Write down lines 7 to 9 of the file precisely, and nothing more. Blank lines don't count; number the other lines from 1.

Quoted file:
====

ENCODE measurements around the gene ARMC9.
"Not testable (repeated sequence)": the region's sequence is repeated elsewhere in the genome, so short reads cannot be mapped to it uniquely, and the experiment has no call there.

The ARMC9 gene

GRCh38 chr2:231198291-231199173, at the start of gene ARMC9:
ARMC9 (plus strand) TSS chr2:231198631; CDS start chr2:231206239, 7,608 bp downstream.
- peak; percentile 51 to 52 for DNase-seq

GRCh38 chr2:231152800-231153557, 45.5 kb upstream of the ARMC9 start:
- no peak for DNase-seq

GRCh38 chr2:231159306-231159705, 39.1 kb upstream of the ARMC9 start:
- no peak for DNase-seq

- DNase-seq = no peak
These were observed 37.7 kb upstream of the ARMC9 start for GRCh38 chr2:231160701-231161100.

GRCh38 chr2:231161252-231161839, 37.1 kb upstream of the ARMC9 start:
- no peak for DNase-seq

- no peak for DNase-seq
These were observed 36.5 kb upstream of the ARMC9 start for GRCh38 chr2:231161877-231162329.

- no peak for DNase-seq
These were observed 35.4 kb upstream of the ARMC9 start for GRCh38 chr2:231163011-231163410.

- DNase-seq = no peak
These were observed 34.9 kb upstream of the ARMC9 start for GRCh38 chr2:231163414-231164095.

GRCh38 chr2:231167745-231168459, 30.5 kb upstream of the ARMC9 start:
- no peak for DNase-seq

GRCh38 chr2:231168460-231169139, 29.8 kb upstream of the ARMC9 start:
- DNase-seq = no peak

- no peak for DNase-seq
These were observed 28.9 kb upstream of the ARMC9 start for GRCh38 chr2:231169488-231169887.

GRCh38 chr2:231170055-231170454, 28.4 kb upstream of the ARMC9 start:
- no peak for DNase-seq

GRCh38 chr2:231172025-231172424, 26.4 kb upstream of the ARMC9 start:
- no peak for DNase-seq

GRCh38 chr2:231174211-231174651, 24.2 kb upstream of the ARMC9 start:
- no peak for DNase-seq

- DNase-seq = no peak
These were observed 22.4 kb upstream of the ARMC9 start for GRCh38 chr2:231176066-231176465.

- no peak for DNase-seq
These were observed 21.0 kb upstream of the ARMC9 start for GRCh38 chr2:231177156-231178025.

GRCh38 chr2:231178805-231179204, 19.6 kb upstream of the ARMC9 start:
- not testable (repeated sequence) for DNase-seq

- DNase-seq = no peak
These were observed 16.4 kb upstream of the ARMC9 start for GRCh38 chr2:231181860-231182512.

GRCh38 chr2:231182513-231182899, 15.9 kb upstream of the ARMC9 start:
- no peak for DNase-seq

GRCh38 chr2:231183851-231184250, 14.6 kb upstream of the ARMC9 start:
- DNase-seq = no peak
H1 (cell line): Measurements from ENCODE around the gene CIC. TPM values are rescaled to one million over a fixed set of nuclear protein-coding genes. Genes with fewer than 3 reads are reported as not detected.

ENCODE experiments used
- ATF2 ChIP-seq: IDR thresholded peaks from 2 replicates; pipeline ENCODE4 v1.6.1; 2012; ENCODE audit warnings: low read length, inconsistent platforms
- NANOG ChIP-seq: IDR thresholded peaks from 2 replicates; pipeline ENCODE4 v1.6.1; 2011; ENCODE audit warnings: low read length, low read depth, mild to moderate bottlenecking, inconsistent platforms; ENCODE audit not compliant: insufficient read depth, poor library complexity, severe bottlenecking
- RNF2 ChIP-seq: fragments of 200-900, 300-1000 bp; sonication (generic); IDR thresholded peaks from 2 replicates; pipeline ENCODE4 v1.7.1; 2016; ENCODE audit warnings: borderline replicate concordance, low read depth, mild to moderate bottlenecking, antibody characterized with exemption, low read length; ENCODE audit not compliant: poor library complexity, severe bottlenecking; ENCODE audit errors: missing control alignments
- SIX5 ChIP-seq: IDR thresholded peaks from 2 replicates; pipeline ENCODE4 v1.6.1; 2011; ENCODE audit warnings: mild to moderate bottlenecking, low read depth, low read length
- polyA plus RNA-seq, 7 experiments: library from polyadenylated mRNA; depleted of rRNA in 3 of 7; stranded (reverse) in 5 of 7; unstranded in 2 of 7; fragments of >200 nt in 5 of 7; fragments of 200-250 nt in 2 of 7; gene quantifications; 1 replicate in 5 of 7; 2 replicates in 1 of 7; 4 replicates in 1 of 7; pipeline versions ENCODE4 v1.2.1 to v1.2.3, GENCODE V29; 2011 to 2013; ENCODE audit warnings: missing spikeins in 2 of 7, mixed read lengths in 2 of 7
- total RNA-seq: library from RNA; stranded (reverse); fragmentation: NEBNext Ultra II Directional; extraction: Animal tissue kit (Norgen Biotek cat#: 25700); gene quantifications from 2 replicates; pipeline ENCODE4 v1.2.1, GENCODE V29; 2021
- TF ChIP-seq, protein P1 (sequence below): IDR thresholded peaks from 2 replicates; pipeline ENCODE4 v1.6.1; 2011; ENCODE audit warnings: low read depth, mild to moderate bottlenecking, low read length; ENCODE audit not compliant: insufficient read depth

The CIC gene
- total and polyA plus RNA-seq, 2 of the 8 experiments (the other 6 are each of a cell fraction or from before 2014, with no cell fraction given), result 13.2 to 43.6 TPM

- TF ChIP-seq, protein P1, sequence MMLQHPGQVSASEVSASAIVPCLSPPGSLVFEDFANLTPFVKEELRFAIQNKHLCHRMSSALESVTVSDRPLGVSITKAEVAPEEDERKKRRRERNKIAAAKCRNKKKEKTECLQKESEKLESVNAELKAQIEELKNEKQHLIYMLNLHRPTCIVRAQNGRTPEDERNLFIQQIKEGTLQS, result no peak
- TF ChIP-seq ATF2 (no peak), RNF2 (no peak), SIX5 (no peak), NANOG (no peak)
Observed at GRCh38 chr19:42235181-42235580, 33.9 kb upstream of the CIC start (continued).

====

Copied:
GRCh38 chr2:231152800-231153557, 45.5 kb upstream of the ARMC9 start:
- no peak for DNase-seq

GRCh38 chr2:231159306-231159705, 39.1 kb upstream of the ARMC9 start: